I appreciate your apparent motive of informing OzME subscribers of what you consider possible dangers of thyroid hormone therapy. Well-intended as I assume your statements were, they are misguided and inappropriate, and I must take issue with several points you raised.

You wrote that you are not aware of any solid evidence that FMS is a hypometabolic condition. There is ample evidence for this, although there is no accounting for your not being aware of it. I would hope that your inquiries into the nature of various health care conditions would extend beyond the major indexing systems, such as Medline. As a medical editor, I am lamentably aware of the inadequacies of the indexing systems in distributing scientifically-based information to researchers and clinicians across the globe. Some 80% of all biomedical publications are not indexed in Medline. In addition, most indexing systems publish abstracts of only a limited number of publications.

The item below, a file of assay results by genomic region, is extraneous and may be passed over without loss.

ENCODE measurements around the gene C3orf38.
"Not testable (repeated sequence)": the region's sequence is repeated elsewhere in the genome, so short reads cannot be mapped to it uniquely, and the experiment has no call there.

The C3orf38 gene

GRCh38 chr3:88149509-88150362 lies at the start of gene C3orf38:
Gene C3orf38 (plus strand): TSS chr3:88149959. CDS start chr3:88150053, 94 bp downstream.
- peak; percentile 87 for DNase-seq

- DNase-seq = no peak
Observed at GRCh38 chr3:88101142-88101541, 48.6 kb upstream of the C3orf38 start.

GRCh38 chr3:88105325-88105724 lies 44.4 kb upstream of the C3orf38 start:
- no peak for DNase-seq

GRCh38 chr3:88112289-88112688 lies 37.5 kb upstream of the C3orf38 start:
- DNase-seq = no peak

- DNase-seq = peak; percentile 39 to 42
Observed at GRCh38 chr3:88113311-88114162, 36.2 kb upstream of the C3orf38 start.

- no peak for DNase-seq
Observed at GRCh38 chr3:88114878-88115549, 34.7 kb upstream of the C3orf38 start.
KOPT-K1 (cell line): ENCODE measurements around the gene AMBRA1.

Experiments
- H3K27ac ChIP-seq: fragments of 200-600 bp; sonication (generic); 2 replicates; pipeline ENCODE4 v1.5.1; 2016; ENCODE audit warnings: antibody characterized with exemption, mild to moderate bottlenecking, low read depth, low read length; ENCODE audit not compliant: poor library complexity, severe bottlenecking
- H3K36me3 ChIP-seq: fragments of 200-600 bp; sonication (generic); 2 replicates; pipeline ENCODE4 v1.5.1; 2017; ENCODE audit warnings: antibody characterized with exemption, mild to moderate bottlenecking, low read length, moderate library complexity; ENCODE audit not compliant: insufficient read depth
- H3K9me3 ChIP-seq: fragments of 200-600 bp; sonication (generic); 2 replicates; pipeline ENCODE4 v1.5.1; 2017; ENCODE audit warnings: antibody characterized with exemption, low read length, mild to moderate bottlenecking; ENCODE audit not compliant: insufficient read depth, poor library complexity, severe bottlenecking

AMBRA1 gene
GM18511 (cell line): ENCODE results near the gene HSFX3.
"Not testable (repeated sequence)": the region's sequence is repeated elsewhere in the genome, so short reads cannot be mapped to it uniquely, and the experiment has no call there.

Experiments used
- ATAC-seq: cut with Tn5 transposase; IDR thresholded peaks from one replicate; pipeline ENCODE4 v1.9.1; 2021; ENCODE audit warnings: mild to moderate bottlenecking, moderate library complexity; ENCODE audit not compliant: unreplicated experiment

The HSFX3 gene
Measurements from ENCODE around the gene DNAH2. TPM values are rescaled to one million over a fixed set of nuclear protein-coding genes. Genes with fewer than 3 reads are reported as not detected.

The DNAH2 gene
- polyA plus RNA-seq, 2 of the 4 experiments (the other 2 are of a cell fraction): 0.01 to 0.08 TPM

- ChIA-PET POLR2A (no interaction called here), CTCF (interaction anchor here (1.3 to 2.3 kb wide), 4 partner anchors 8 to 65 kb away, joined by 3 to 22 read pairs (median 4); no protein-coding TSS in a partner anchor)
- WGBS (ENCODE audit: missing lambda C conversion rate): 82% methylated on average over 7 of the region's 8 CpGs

My point is that the entire mass of biomedical information is available to literally no one. Only those claiming omniscience would express surprise at learning of a view he or she had never heard before. The inadequacies of the dissemination of biomedical information seem so obvious to me that I am always puzzled when I hear someone express surprise or disbelief at new information.

To bring yourself up to steam on the subject, you might read our article on euthyroid fibromyalgia in the February, 1997 issue of Medical Hypotheses (this one is in Medline). For the purposes of responding here to your comments, however, I will say that the only comprehensively plausible hypothesis of fibromyalgia at this time is that the features of the condition are a product of inadequate thyroid hormone regulation of gene transcription, whether due to hypothyroidism or cellular resistance to thyroid hormone.